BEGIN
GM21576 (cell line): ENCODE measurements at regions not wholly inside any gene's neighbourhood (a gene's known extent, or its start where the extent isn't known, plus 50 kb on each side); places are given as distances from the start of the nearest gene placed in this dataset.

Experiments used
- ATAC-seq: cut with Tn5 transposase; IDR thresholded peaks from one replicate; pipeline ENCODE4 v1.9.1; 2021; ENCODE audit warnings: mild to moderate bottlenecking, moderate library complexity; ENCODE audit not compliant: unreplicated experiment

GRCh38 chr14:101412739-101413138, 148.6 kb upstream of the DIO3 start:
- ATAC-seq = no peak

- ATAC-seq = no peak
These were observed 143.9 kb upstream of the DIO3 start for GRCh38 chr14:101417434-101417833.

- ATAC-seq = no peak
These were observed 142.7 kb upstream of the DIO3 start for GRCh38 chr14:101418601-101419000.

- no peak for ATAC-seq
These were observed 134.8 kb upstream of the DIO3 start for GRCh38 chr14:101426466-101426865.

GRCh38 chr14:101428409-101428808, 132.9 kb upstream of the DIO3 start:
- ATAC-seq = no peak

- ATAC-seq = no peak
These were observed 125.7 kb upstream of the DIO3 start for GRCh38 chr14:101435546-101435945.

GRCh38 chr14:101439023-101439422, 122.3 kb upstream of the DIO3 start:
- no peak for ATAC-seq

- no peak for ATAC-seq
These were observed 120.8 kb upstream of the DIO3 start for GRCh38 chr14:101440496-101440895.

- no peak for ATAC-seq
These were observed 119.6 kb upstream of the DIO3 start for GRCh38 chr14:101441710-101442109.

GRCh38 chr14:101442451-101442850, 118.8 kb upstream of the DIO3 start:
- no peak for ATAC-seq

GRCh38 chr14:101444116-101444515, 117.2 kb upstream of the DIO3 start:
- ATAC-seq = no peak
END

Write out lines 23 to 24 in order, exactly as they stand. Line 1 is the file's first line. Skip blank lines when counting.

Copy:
- no peak for ATAC-seq

GRCh38 chr14:101444116-101444515, 117.2 kb upstream of the DIO3 start: